NYT: 36 Hours in San Juan


 

Nearly a year and a half after Hurricane Maria, stories of hope and progress are emerging in Puerto Rico, just as the island’s tropical vegetation is flourishing once again.

While there is still much work to be done, and some rural areas might not fully recover for years, the capital of San Juan has been humming along for months.

With a few exceptions, shops, hotels and restaurants are operating as usual, and there are some noteworthy additions to the city’s lively dining scene.

The cultural landscape is energetic as well: Lin-Manuel Miranda made headlines with his reprisal of the lead role in the musical “Hamilton,” which played at San Juan’s main performing arts center last month, and galleries in Santurce and Old San Juan are showcasing thought-provoking works by local artists.

As always, you’ll find picturesque beaches, heady cocktails, contagious music and gregarious locals, more eager than ever to welcome visitors to their sunny corner of the Caribbean.

Start your visit with a literal taste of the city. Bakeries throughout San Juan sell a beloved pastry called mallorca, a doughy sweet bun shaped like a spiral. It derives from a Spanish specialty called ensaimada, originally from the Balearic Islands. The Puerto Rican version is a testament to Spain’s strong influence on the local cuisine (Puerto Rico was a Spanish colony from the early 1500s until the late 1800s), but mostly it’s an ode to indulgence. At Kasalta, a popular cafe and restaurant in the residential Ocean Park neighborhood, regulars order their mallorcas stuffed with ham and cheese. The line cook slices the bread, assembles the sandwich, presses it on a griddle until the cheese is melted and then showers the whole thing with copious amounts of confectioners’ sugar. It’s a snack to end all snacks ($7.95).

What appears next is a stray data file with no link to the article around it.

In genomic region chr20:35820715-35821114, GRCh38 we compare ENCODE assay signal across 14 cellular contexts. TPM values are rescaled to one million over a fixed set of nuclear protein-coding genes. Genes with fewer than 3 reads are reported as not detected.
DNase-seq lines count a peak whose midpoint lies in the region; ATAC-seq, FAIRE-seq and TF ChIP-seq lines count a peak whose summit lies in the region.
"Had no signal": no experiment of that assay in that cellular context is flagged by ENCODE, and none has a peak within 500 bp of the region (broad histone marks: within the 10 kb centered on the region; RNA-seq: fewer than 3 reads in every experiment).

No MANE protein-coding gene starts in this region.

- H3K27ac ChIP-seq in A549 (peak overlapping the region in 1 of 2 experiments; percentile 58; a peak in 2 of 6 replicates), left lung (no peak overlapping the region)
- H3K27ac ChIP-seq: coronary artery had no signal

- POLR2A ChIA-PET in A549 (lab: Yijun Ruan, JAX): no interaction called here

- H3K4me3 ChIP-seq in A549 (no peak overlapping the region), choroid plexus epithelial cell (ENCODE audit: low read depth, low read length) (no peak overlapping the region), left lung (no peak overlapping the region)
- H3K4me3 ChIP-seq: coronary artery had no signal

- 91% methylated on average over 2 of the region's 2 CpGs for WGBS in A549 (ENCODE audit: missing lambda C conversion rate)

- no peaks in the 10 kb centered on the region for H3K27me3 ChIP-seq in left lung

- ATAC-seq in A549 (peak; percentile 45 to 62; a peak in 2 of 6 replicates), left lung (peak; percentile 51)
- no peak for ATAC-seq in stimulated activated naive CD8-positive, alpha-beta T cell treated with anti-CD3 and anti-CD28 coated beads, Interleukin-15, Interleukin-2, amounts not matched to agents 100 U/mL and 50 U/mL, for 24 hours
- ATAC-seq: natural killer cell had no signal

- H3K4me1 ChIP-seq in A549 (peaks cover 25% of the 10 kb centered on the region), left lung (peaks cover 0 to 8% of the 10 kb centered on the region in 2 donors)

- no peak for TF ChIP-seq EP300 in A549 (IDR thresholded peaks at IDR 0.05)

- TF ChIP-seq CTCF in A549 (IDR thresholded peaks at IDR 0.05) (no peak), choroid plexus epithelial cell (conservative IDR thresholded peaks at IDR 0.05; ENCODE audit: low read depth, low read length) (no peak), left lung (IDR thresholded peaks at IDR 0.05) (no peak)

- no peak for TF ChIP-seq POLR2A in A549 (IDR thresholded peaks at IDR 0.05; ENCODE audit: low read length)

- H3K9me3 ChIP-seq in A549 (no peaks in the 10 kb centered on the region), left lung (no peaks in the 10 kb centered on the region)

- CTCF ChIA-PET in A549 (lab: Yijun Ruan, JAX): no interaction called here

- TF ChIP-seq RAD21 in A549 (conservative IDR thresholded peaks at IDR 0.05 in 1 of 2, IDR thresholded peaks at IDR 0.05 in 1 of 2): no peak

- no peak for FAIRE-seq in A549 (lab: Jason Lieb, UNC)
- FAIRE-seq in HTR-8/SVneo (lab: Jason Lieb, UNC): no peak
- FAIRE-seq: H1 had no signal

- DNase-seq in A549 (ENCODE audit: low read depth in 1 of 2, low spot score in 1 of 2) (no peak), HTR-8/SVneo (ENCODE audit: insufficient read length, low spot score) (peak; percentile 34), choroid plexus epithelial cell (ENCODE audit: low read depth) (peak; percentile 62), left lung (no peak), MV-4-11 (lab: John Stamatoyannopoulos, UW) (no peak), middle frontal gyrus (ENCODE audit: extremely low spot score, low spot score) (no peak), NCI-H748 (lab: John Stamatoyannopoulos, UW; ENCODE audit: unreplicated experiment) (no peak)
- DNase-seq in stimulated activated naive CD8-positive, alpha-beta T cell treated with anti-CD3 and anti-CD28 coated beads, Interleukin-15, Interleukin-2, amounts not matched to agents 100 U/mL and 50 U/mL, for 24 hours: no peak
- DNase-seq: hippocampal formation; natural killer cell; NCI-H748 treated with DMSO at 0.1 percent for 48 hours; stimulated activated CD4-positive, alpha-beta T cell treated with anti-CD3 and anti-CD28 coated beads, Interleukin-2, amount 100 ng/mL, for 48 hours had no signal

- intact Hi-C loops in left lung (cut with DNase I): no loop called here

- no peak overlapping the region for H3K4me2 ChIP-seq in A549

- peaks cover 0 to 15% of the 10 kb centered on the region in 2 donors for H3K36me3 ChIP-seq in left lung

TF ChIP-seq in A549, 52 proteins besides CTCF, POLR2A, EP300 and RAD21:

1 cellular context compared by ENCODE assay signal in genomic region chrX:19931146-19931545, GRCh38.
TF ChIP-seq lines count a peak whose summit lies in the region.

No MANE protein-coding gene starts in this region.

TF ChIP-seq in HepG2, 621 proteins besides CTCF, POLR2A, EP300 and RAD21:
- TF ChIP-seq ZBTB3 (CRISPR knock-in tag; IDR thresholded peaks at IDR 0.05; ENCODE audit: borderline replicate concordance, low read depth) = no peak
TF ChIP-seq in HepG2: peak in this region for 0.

At Kasalta, a popular cafe and restaurant in the residential Ocean Park neighborhood, regulars order their mallorcas stuffed with ham and cheese.Credit Dennis M. Rivera Pichardo for The New York Times